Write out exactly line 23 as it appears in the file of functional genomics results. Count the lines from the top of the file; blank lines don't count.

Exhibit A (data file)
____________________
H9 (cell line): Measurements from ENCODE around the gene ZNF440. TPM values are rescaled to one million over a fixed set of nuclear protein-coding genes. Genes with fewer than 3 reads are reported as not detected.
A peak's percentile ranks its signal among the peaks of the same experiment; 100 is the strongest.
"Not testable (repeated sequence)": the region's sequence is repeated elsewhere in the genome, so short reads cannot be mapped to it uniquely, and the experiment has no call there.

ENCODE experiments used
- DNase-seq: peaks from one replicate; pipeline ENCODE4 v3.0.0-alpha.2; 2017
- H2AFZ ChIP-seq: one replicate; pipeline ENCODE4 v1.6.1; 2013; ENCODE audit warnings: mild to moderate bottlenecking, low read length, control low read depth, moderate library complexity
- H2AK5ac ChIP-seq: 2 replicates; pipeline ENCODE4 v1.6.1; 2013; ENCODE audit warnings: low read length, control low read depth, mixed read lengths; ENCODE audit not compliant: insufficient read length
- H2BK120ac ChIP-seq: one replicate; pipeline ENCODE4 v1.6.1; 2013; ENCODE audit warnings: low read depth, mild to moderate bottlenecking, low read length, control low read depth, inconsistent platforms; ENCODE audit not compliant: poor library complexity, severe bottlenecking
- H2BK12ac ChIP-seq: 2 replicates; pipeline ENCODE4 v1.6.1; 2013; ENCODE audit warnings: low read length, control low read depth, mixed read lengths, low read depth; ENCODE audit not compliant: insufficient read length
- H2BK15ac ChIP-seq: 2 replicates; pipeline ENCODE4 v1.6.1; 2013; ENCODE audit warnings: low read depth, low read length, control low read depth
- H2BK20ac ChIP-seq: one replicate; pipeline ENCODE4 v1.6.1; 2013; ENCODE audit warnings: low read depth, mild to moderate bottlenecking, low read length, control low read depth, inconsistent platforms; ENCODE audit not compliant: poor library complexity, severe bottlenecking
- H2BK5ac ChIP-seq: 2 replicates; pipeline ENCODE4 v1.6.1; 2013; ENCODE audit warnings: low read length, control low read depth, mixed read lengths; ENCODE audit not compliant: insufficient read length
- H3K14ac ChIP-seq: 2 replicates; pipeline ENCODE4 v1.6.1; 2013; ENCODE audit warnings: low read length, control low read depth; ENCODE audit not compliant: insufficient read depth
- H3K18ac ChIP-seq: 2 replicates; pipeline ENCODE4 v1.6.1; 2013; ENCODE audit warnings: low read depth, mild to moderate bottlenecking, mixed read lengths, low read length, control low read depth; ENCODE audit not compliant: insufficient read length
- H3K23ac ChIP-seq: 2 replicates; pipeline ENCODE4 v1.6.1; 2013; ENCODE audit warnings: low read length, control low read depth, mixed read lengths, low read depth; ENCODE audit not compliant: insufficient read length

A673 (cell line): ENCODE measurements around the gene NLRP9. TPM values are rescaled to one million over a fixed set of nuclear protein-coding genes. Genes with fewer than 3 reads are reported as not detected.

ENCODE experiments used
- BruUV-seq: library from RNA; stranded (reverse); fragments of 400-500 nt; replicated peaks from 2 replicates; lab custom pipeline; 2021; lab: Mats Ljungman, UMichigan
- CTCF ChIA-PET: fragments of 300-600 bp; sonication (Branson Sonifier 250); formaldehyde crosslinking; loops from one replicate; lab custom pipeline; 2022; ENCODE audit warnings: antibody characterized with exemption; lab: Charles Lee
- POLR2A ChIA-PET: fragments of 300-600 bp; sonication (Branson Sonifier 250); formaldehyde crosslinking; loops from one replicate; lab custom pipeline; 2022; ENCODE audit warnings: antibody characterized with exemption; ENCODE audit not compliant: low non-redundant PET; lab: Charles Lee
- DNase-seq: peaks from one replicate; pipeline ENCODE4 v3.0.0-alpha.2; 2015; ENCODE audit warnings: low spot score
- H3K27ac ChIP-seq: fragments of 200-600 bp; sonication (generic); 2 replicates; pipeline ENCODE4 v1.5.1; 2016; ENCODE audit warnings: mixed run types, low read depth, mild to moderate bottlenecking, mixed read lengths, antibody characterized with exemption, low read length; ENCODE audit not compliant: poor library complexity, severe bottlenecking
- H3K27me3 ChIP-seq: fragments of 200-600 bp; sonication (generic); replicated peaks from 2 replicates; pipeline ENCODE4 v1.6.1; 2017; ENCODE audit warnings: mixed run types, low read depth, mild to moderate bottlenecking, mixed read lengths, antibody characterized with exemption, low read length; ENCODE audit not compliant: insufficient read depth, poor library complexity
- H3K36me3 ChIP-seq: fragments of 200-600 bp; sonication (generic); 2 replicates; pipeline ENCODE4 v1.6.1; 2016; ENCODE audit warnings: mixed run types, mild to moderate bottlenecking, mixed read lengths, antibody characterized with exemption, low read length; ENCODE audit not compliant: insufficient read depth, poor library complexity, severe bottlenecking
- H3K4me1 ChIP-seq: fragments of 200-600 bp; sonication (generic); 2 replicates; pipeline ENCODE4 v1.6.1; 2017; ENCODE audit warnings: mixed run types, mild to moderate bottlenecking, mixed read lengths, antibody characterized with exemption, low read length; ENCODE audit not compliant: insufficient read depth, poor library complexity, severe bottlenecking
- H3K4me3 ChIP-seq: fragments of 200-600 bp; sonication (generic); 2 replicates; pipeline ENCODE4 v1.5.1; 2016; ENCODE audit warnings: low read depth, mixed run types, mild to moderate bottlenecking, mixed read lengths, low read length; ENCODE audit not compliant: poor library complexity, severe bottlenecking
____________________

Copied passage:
- H3K27me3 ChIP-seq: fragments of 200-600 bp; sonication (generic); replicated peaks from 2 replicates; pipeline ENCODE4 v1.6.1; 2017; ENCODE audit warnings: mixed run types, low read depth, mild to moderate bottlenecking, mixed read lengths, antibody characterized with exemption, low read length; ENCODE audit not compliant: insufficient read depth, poor library complexity